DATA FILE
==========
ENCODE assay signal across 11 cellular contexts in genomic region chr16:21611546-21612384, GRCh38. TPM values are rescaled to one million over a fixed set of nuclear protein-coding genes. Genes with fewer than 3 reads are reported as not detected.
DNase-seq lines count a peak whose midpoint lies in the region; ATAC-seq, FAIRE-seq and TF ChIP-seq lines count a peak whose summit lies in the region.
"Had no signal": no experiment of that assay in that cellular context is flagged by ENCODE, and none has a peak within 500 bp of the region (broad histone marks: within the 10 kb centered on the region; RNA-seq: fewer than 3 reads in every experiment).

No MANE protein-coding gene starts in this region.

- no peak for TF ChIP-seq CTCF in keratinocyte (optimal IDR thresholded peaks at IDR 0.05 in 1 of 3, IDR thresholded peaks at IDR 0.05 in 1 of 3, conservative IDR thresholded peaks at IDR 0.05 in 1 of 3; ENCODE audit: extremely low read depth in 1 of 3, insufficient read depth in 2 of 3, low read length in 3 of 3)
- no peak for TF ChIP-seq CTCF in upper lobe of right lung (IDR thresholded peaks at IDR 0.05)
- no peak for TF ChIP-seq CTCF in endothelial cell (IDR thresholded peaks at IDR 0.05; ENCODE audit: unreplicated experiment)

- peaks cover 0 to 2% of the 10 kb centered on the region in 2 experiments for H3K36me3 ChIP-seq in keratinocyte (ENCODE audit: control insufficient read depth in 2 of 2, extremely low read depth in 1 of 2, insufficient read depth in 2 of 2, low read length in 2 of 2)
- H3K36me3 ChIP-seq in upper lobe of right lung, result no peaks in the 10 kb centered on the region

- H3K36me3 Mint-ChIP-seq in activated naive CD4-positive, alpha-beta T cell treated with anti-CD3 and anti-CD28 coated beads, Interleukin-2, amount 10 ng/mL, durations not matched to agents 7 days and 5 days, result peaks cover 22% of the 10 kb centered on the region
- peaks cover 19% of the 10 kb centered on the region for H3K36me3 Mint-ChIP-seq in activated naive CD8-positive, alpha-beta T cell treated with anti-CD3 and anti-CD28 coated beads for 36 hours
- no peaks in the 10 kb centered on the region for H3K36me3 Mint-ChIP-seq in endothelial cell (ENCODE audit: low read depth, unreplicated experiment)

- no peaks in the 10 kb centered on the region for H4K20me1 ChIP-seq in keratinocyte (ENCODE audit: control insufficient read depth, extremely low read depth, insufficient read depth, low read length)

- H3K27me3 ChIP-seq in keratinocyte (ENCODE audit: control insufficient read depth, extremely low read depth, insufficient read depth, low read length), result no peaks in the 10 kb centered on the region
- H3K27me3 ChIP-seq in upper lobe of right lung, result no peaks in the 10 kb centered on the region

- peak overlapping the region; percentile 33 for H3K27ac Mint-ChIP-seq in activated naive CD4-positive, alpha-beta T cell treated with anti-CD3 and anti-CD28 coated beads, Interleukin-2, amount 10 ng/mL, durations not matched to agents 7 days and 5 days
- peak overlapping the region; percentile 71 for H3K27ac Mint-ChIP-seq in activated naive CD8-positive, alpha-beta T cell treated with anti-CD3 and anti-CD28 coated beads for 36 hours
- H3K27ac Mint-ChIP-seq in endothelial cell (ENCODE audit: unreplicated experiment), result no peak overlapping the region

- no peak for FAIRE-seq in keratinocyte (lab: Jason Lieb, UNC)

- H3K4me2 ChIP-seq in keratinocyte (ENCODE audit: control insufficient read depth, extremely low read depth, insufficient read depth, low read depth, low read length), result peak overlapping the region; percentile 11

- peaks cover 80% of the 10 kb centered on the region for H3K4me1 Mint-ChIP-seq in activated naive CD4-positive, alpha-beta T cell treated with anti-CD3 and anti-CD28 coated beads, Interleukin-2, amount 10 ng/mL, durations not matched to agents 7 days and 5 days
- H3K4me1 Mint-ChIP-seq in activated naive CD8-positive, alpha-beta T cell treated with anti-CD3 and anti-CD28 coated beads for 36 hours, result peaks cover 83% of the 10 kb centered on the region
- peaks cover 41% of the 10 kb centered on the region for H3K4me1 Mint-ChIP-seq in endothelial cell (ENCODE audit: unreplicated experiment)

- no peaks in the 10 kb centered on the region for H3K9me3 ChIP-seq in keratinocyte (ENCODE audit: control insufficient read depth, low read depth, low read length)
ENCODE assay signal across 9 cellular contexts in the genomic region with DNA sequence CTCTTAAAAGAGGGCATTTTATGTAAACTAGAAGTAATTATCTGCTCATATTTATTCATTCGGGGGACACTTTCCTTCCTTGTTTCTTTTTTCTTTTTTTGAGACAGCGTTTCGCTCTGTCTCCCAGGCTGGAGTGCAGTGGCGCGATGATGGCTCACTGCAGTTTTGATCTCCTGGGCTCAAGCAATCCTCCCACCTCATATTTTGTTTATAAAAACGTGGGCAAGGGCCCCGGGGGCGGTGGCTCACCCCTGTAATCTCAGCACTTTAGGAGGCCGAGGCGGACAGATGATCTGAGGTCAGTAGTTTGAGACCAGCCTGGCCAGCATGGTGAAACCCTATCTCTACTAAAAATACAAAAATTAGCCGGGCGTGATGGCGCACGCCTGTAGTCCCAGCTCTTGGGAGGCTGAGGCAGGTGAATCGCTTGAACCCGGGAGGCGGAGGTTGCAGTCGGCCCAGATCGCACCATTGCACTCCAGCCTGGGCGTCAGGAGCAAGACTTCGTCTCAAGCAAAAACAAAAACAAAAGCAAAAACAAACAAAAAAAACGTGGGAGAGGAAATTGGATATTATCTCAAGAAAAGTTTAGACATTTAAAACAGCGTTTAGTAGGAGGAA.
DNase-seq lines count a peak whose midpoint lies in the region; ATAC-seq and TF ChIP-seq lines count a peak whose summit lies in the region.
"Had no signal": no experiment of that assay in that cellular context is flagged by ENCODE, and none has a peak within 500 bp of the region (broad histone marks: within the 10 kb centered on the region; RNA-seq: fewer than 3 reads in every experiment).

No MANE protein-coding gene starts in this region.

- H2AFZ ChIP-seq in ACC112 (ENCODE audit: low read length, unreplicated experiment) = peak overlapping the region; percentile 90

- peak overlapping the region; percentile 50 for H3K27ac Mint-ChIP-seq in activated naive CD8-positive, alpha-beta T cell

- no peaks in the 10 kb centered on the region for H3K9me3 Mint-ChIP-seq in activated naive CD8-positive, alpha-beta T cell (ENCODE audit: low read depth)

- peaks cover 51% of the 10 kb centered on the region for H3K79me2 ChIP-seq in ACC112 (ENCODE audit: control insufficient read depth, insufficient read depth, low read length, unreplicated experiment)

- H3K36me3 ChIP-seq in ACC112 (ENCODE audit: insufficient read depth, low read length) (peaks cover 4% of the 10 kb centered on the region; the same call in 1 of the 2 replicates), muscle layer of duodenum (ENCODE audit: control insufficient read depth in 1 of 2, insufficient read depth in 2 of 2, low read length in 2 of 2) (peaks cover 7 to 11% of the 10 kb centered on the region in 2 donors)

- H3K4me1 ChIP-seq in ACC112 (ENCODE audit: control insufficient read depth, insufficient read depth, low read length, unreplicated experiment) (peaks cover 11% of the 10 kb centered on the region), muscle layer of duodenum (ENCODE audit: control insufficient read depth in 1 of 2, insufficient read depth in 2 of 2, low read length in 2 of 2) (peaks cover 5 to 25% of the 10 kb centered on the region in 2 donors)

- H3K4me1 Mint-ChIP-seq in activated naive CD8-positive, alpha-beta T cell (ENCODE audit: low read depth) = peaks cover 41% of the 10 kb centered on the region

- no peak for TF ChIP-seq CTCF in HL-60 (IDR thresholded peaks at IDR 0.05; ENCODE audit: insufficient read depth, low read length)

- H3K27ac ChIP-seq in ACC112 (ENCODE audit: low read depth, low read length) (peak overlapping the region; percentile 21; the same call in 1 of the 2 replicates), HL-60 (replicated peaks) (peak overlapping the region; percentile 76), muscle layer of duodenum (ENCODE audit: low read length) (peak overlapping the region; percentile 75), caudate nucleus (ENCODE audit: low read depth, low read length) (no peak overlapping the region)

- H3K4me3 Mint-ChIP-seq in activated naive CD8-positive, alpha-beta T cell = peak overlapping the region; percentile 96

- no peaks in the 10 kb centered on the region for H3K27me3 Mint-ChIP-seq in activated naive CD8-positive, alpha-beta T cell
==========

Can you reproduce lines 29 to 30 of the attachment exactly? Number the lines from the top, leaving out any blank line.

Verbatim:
- H2AFZ ChIP-seq in ACC112 (ENCODE audit: low read length, unreplicated experiment) = peak overlapping the region; percentile 90

- peak overlapping the region; percentile 50 for H3K27ac Mint-ChIP-seq in activated naive CD8-positive, alpha-beta T cell